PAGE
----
I bought some stuff -- nothing particularly interesting, but it involved my first purchase (slightly off the touristy pedestrian shopping street) in a market where locals shopped and I couldn't count on the salesperson speaking English (she didn't).  But there were nods and smiles and I know what a price in Euros means, and everything went off without a hitch.

This was just a first impression, based on one street -- I expect I'll have a different impression of Vienna once I've seen a bit more, but, right now, it feels more like the Western European cities I've visited than the others in Central Europe.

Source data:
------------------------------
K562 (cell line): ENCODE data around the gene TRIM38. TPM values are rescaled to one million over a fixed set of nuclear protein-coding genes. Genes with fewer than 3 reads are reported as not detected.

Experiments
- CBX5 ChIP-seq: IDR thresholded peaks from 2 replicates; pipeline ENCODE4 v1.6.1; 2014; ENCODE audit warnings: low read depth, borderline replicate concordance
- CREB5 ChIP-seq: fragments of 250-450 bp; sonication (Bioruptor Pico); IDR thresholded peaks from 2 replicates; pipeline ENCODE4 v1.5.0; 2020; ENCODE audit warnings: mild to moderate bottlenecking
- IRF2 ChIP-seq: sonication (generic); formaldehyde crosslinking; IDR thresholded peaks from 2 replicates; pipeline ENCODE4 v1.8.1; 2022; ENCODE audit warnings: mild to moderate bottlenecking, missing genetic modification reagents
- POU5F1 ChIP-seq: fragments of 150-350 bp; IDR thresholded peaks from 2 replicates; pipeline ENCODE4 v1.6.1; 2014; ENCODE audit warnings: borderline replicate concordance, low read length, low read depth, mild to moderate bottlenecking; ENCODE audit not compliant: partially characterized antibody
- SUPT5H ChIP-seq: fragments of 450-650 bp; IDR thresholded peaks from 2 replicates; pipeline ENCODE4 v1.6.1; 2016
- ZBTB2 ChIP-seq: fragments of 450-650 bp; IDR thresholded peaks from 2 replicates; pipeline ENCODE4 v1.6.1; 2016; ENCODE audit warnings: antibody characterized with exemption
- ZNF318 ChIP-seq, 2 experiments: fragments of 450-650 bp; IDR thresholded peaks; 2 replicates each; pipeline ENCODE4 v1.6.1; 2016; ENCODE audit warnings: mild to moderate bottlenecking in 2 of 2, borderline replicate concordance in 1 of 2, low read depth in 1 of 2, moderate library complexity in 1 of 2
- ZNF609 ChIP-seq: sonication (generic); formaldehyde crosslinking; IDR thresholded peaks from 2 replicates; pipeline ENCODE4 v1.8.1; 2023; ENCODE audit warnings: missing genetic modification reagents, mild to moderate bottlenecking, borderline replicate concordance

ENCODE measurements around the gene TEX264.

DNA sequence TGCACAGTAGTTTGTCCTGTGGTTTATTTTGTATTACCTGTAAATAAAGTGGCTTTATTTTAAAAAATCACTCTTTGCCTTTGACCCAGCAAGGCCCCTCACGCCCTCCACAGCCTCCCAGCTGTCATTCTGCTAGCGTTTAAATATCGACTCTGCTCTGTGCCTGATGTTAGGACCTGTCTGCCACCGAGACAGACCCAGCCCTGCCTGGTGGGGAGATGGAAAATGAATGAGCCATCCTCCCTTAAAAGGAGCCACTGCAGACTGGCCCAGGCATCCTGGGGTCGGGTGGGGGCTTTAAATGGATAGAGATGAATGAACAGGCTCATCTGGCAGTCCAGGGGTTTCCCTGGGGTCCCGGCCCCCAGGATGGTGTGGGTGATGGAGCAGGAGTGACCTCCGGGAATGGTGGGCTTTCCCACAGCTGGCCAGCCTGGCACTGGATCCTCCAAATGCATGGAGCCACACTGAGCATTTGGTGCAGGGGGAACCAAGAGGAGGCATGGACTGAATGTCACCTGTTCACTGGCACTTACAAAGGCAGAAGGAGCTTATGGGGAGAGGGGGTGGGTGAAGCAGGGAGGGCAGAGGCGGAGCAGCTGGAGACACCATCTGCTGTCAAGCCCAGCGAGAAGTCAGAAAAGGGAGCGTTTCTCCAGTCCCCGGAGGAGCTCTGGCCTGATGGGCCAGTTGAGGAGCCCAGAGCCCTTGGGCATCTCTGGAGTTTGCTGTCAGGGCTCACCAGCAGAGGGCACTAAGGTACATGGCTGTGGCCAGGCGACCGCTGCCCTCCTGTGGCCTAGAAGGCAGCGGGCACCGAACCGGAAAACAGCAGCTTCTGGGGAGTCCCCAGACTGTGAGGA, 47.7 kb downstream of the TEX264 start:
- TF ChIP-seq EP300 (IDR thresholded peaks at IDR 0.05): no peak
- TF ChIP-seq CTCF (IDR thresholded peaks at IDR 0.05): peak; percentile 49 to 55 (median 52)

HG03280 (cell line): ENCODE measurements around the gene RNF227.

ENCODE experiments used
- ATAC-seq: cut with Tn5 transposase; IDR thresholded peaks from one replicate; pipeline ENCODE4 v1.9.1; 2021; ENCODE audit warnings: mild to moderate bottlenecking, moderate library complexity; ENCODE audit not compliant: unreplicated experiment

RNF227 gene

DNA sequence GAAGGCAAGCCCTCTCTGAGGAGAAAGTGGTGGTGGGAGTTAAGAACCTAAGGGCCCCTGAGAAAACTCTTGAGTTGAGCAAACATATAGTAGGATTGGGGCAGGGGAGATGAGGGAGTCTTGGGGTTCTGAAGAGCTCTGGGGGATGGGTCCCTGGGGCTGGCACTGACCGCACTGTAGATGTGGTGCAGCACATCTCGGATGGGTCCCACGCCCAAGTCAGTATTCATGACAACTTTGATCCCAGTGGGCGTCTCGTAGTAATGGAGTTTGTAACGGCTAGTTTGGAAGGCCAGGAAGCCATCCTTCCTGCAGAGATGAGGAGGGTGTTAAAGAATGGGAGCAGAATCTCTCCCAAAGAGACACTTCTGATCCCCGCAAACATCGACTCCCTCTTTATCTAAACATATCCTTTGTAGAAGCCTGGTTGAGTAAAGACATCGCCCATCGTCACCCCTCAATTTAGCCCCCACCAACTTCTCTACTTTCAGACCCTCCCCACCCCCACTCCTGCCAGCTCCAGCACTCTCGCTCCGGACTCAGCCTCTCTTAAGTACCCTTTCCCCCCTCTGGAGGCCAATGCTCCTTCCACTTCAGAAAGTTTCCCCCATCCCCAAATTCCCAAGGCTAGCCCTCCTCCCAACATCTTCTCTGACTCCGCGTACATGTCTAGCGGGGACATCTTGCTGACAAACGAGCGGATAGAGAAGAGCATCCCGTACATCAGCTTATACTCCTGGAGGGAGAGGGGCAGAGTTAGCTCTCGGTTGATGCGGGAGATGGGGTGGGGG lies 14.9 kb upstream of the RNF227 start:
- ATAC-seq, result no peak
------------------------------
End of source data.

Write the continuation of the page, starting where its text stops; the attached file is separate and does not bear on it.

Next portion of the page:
(Oh.  And the dinner?  Totallz tastz.)


1 comment:

peg said...

I love using keyboards in Europe because it's search and find. It let me know that I was really someplace else.

Oh, Vienna. Lots of memories of the city and the pedestrian shopping street. And the good eats.